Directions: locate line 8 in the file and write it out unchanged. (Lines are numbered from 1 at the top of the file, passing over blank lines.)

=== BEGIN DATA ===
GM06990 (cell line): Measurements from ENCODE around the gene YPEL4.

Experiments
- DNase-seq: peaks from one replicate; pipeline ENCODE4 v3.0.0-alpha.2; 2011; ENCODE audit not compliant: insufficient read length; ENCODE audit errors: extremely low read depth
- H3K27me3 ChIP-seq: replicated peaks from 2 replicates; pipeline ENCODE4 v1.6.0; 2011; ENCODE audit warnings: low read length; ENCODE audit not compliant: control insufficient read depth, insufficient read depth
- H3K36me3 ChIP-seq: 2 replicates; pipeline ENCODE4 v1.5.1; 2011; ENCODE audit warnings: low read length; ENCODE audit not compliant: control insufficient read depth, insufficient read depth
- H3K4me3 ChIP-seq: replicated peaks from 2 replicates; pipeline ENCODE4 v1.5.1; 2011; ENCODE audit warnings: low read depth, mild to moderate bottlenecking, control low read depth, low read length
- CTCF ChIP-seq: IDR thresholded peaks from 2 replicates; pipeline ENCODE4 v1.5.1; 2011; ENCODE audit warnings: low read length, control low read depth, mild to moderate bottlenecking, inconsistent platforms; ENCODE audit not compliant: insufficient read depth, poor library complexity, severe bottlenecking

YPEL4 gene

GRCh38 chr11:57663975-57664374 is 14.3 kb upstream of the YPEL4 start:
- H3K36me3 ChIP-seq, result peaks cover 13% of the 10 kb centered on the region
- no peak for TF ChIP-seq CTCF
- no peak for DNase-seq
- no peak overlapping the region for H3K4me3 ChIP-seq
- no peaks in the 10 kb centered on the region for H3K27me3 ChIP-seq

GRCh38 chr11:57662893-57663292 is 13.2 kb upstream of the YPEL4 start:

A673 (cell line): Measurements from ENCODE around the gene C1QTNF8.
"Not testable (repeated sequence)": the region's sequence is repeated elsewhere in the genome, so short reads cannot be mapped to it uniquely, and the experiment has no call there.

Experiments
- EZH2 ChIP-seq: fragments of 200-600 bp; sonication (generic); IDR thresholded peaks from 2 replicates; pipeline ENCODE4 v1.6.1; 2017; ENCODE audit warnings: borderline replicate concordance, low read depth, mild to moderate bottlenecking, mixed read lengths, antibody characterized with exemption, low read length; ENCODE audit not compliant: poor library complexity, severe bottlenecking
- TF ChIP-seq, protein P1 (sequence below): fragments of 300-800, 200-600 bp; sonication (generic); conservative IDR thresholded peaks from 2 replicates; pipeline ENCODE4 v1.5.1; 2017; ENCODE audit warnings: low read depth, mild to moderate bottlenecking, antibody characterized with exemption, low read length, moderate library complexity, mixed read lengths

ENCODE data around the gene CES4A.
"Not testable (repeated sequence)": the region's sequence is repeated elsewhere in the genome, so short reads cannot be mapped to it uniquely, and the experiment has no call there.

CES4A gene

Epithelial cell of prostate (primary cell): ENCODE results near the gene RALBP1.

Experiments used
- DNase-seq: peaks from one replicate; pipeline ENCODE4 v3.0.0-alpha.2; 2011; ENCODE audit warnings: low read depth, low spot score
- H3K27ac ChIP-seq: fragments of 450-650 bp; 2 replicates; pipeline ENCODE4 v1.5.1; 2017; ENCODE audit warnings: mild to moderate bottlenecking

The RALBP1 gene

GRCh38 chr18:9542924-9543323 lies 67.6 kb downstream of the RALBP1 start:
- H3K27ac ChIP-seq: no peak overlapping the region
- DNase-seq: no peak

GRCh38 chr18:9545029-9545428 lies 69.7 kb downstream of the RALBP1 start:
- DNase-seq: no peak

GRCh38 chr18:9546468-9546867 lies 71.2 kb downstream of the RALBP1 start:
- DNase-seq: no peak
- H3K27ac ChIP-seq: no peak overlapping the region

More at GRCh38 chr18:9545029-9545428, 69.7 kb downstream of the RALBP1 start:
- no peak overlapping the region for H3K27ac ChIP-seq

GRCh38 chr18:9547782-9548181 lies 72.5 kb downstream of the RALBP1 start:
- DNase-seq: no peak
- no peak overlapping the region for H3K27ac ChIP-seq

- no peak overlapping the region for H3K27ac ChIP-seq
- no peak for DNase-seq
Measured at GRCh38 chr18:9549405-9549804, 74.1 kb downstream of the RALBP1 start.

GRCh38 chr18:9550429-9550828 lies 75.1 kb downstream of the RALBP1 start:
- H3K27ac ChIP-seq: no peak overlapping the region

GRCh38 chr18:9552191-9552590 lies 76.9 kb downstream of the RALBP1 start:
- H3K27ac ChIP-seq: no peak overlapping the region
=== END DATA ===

YPEL4 gene